where [t]he identity which it [the archive] contains is a distorted identity, hence
its preservation can only distort the identity' of the colonized.52
The Singapore Example
When Foucault says that '[f]or the word to be able to say what it says, it must
belong to a grammatical totality which, in relation to the word, is primary,
fundamental, and determining'53 he may very well be defining the word and
language as a whole as the way 'the things of the world could be known.'54
When language was written and recorded, its chances of not just knowing, but
remembering knowledge, were increased exponentially, as was the case of British
bureaucratic colonialists.55 The idea that a word must belong to a totality can
then move beyond spoken language to the written record. For a record to be able
to say what it says, the viewer must look at it in terms of something larger. Let us
take the following record from the National Archives of Singapore, one of many
that look similar, as an example:56
Description: Records Supreme Court of Judicature: Patent Rolls,
C66/4313 - Letters Patent for the Court of Judicature for Prince of Wales
Island, Singapore and Malacca, Chancery and Supreme Court of Judicature.
Patent Rolls. 9 Geo IV Part 11, 27 November 1826
Microfilm No: NAB 1293
PCD/PDF No: D2006100085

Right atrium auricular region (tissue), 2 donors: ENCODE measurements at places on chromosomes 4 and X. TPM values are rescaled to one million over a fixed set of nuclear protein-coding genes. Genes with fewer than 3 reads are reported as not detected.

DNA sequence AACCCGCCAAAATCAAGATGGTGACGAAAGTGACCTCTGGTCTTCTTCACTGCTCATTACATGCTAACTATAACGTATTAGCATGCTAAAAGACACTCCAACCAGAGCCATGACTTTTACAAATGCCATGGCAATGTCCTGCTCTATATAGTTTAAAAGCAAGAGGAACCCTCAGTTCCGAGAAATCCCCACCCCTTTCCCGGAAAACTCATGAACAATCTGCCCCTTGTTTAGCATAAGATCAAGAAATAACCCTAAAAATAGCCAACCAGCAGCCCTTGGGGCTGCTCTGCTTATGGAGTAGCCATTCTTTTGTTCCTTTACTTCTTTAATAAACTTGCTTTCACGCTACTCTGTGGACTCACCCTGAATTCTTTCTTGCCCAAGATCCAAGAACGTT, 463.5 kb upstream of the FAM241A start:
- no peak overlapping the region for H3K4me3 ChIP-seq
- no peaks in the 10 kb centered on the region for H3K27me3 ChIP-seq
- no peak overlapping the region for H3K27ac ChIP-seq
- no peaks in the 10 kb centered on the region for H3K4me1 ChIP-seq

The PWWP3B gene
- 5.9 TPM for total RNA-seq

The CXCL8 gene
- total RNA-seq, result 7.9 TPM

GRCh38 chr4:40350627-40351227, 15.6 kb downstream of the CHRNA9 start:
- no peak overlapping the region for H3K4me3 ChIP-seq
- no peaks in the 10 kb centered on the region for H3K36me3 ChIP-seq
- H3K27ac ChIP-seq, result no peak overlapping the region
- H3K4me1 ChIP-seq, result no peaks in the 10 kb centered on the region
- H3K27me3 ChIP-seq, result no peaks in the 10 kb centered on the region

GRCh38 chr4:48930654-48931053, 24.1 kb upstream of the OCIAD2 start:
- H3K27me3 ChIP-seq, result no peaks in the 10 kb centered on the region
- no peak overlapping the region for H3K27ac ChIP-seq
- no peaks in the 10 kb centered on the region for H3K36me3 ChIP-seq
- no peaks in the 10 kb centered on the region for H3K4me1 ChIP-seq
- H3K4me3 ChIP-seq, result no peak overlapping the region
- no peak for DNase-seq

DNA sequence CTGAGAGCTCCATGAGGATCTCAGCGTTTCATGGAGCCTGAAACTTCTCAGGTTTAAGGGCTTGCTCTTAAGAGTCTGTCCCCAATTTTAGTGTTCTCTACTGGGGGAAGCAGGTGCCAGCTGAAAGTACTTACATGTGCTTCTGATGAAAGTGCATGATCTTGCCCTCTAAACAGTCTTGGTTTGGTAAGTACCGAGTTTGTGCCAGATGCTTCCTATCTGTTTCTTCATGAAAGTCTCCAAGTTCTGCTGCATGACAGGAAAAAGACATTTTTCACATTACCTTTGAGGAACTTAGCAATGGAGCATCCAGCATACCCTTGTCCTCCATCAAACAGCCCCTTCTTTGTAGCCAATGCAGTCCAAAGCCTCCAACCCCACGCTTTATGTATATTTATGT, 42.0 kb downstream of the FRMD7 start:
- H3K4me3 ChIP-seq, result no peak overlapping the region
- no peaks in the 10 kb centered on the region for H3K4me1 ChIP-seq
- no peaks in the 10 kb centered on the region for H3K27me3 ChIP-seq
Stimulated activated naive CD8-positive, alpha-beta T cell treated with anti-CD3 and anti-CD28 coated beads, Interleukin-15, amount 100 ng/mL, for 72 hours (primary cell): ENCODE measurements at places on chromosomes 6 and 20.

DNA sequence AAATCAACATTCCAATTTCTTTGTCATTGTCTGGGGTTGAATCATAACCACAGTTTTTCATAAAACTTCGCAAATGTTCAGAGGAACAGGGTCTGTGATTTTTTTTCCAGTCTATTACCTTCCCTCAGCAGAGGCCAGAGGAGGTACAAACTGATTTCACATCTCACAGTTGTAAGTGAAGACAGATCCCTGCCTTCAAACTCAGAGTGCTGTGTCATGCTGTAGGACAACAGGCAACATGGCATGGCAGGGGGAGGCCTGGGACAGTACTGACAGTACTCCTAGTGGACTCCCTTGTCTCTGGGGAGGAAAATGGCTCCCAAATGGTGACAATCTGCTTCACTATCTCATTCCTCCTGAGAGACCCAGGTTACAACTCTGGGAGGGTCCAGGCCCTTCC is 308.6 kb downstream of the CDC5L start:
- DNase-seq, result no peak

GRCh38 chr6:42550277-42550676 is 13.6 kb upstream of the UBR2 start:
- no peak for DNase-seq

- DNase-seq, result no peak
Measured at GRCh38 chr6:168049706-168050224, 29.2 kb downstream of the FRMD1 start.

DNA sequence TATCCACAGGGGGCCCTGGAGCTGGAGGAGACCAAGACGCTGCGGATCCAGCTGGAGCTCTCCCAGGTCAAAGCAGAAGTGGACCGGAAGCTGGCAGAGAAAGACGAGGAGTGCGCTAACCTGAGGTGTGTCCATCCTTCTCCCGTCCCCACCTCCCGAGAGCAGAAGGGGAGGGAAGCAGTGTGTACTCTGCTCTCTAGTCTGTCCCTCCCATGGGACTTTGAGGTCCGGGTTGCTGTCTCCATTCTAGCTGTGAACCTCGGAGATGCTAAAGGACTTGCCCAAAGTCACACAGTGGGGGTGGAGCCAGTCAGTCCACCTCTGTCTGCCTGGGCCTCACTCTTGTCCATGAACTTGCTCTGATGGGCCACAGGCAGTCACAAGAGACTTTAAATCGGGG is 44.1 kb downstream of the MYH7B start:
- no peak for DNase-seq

Source: The National Archives, United Kingdom
Custodial History: Purchased from The National Archives, United Kingdom
as part of NAS' acquisition programme
Scope and Content: Letters Patent granting royal approval for the new Court
of Judicature (new charter)
Access: 02-Open with restriction Reading and note taking only.
While archives often have active acquisition programs to obtain new records,
the idea that the national archive of an independent country must purchase
its own history from a former colonial master brings up many questions. This
situation calls to mind Jeannette Allis Bastian's survey of the U.S. Virgin Islands
recovering its archives in Owning Memory. Bastian's book studies the effects of
colonialism on the archives of the islands, including the difficulty historians
have in accessing primary sources.57 An inability to view sources in turn creates
an inability to write a complete history of your culture.
We have already credited archives as existing to 'solidify and memorialize...
state power' and sustaining 'cultural traditions and values,' but now we will
look deeper at what both quotes mean in terms of postcolonialism. In the case
COLONIAL LEGACY IN SOUTH EAST ASIA -
THE DUTCH ARCHIVES
52 Murove, 'Preserving our Collective Memory', 15.
53 Foucault, The Order of Things, 281.
54 Foucault, The Order of Things, 296.
55 While certain British colonies had written language prior to colonization elsewhere in the British Empire
cultures relied solely on oral traditions. Furthermore, even in colonies with writing systems, English